Friday August 25, 2023
As AI came onto the scene in 2022, educators watched as the learning experience evolved before their eyes. Some districts moved swiftly to ban tools like ChatGPT, while others decided to watch and see how it played out. Quite a few districts who left AI tools open at first decided to block it on their campuses as end-of-the-year testing came around. Everyone in education had this question: what is to be done with AI in K12?
From new “experts,” to newsletters, all-knowing panels to all-inclusive products, AI applications are popping up left and right. More than half of adults in the U.S. believe it's important to teach AI in K-12 schools–some are still unsure. With all the enthusiasm about AI right now, it's made educators take a good look at what's best for their students.
K-12 educators are asking: should we leave AI chat tools open and boundless, or should we ban AI due to data privacy risks?
While asking these tough questions, schools have been missing tangible steps they should take with AI in K-12.
Parker Gentry, CEO of Skill Struck and Chat for Schools, describes the predicament schools are in, “We have seen time and time again the resilience educators and administrators have during times of change. While AI offers unique challenges around cheating, we see far more educators who want to embrace AI than shut it down. With the proper guardrails, personalized learning experiences can soar thanks to AI.”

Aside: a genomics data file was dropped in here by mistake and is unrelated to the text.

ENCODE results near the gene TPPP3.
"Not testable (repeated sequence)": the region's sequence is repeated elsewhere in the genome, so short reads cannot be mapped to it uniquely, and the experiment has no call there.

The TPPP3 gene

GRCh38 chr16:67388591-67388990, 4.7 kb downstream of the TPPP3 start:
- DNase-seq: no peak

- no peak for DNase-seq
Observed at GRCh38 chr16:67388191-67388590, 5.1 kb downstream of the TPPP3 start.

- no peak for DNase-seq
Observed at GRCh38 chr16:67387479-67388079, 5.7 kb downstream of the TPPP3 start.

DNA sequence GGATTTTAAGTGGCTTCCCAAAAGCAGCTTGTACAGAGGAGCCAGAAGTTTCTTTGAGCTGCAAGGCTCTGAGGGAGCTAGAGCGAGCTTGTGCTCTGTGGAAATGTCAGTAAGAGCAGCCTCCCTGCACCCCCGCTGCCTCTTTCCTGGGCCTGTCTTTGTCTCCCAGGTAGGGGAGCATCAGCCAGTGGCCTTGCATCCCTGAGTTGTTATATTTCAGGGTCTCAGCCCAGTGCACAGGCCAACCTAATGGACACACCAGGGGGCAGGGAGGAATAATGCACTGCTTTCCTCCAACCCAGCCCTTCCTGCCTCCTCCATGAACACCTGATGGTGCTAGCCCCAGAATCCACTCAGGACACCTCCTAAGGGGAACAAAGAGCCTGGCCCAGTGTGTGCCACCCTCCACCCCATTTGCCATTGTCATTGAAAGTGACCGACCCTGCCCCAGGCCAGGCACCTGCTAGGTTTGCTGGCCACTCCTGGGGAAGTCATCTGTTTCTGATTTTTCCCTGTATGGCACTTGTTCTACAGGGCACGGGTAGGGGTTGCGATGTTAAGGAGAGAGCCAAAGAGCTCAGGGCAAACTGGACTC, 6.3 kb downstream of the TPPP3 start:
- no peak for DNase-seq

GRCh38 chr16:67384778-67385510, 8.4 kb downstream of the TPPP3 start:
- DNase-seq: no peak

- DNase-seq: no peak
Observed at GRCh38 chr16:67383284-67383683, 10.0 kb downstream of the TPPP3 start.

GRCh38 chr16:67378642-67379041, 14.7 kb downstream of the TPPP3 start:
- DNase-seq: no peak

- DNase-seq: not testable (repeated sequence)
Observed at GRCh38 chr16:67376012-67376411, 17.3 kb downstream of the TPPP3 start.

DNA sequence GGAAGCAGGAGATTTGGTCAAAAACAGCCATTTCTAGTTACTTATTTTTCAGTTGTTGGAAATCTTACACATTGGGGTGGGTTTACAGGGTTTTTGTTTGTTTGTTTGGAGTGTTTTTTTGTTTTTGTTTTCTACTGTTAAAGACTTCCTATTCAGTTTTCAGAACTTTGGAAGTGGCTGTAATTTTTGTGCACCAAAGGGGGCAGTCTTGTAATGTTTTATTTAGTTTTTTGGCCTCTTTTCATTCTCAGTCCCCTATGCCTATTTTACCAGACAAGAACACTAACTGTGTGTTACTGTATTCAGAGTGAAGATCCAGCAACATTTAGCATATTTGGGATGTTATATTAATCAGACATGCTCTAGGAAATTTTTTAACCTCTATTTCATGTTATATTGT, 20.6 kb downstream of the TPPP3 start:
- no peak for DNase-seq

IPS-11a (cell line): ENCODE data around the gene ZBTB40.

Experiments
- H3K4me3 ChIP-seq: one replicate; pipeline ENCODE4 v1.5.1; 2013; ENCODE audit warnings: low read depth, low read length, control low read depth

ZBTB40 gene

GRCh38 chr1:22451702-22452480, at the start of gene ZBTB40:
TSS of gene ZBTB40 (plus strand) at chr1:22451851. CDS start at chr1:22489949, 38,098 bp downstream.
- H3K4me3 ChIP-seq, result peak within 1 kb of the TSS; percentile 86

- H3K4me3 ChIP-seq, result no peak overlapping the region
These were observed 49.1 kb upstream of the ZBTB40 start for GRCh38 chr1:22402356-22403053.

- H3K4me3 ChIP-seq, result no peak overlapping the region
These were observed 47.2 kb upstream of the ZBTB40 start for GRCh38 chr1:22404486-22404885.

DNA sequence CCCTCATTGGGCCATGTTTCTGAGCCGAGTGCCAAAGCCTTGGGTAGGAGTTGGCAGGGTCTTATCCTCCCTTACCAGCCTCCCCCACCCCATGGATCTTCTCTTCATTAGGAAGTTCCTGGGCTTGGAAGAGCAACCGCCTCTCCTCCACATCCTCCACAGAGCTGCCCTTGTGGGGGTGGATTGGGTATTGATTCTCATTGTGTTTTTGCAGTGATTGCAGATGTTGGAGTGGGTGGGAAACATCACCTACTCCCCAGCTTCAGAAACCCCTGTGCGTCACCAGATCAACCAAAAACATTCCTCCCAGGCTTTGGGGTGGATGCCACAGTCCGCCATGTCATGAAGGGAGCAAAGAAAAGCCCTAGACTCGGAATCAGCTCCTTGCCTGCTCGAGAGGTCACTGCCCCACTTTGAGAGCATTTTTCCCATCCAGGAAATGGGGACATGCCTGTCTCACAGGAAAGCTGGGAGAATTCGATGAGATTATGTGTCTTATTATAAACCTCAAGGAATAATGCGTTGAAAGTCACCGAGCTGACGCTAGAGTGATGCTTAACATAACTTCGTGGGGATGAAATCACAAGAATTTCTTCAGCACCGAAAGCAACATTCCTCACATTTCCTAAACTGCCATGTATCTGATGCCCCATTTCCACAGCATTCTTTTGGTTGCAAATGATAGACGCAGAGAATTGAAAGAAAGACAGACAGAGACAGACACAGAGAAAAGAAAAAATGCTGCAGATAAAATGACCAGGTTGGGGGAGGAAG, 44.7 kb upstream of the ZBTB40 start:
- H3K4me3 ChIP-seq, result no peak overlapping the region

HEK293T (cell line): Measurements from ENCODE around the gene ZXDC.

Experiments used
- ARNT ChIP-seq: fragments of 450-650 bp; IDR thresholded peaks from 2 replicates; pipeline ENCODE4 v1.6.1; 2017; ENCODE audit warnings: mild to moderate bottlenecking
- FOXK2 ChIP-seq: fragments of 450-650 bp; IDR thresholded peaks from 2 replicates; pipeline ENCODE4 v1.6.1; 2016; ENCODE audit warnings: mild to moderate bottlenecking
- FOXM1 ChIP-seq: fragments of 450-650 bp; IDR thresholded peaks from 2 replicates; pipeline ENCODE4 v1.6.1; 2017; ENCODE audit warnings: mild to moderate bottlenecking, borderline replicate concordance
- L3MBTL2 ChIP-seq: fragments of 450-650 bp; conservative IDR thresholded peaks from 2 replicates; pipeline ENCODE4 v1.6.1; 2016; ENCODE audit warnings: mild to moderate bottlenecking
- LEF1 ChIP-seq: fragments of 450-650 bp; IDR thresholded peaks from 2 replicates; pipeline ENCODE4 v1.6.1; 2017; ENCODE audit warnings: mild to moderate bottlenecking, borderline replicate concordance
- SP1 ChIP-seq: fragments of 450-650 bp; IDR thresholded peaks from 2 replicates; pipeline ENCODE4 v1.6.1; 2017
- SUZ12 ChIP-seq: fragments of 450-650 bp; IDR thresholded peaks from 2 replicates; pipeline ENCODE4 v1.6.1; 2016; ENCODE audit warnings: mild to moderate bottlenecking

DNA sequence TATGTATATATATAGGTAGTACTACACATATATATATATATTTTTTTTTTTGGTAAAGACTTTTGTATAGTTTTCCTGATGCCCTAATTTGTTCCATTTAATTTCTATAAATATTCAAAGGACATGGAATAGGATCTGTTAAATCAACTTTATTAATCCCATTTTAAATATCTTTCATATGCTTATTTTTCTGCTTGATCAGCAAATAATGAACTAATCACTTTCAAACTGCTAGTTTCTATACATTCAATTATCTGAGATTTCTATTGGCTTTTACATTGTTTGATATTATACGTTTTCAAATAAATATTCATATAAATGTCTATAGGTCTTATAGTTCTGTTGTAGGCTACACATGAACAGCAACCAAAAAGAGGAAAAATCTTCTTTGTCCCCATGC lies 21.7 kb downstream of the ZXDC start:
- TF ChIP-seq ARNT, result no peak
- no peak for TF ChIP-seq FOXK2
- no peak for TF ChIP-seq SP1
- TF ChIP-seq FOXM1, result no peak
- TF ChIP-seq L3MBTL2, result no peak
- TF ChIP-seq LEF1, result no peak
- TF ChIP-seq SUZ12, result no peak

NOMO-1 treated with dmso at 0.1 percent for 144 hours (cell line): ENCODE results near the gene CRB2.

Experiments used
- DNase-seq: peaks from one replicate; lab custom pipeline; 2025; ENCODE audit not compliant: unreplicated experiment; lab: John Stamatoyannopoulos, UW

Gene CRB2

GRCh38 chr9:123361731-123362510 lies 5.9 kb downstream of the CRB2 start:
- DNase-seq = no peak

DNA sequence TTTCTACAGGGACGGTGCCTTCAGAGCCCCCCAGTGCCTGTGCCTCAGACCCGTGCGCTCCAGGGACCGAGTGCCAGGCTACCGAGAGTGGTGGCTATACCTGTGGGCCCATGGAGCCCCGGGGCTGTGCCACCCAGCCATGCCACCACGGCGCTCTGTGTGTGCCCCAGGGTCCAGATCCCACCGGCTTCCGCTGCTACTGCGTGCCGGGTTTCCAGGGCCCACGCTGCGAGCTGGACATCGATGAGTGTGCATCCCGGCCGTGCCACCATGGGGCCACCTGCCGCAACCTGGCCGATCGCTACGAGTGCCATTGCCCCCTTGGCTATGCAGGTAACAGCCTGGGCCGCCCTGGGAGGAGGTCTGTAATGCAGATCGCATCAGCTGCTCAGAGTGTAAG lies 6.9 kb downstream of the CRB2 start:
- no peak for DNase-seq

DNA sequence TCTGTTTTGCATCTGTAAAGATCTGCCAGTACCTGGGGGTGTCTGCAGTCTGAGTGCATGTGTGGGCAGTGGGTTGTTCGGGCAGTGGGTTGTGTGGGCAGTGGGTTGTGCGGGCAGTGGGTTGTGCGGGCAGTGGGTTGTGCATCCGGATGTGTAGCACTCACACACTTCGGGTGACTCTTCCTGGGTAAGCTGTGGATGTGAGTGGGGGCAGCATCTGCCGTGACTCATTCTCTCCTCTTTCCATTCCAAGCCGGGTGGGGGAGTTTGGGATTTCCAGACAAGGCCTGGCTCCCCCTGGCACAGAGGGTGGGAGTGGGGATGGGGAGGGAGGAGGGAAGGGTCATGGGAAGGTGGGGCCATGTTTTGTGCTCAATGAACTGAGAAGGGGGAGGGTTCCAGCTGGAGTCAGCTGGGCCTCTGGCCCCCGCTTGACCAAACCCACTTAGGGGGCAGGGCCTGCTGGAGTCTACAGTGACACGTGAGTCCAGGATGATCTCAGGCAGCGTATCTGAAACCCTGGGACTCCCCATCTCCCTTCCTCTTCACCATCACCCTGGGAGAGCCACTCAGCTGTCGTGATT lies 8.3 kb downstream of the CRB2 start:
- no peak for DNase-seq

Skill Struck is launching Chat for Schools to provide those guardrails with AI in the classroom.
Using this tool, districts are able to provide their students and teachers with:
- A safe place to interact with an AI chat without jeopardizing their data.
- An age-appropriate reading-level for the AI chat.
- Notification and filtering system when certain words are detected.
- Curriculum and professional development to teach students and teachers about the risks and opportunities with AI.
Below is a sneak peak of the Chat for Schools interface.
Justine Chavez, the Digital Learning Innovation Coordinator for Santa Fe Public Schools and Skill Struck partner said during our AI panel, ”Students are determined to utilize AI in the way they know how, especially students who have never been taught to use AI as a brainstorming tool, as a thought partner, or as a resource to support their learning. How can we put our teachers and our students in a place to utilize this new resource(AI)?”
Chat for Schools is our response to Justine’s important question. Implementing it into K12 classrooms creates a safe place for students to learn how to use AI respectfully, responsibly, and as a learning resource while providing their teachers with control and peace of mind.
Learn more about Chat for Schools secure, guided playground where students can safely learn ChatGPT in the classroom here.